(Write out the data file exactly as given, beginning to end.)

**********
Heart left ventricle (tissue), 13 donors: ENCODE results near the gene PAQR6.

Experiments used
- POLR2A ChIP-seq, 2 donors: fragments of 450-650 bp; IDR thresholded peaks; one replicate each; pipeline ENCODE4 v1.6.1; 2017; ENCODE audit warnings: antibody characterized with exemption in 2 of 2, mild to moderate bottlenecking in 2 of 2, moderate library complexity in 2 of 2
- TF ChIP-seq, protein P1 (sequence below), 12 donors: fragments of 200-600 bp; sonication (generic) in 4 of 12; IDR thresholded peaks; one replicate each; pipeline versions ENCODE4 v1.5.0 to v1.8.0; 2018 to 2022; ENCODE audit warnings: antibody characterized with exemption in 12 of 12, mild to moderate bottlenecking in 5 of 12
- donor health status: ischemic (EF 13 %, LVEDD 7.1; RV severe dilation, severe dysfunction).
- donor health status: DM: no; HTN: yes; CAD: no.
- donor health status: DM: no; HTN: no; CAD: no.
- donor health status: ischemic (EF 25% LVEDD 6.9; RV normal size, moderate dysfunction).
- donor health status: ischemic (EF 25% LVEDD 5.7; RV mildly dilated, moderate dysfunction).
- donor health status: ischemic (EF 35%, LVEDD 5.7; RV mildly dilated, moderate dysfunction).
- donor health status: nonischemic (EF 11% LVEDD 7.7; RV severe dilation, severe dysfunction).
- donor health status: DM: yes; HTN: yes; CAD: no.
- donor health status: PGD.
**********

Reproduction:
Heart left ventricle (tissue), 13 donors: ENCODE results near the gene PAQR6.

Experiments used
- POLR2A ChIP-seq, 2 donors: fragments of 450-650 bp; IDR thresholded peaks; one replicate each; pipeline ENCODE4 v1.6.1; 2017; ENCODE audit warnings: antibody characterized with exemption in 2 of 2, mild to moderate bottlenecking in 2 of 2, moderate library complexity in 2 of 2
- TF ChIP-seq, protein P1 (sequence below), 12 donors: fragments of 200-600 bp; sonication (generic) in 4 of 12; IDR thresholded peaks; one replicate each; pipeline versions ENCODE4 v1.5.0 to v1.8.0; 2018 to 2022; ENCODE audit warnings: antibody characterized with exemption in 12 of 12, mild to moderate bottlenecking in 5 of 12
- donor health status: ischemic (EF 13 %, LVEDD 7.1; RV severe dilation, severe dysfunction).
- donor health status: DM: no; HTN: yes; CAD: no.
- donor health status: DM: no; HTN: no; CAD: no.
- donor health status: ischemic (EF 25% LVEDD 6.9; RV normal size, moderate dysfunction).
- donor health status: ischemic (EF 25% LVEDD 5.7; RV mildly dilated, moderate dysfunction).
- donor health status: ischemic (EF 35%, LVEDD 5.7; RV mildly dilated, moderate dysfunction).
- donor health status: nonischemic (EF 11% LVEDD 7.7; RV severe dilation, severe dysfunction).
- donor health status: DM: yes; HTN: yes; CAD: no.
- donor health status: PGD.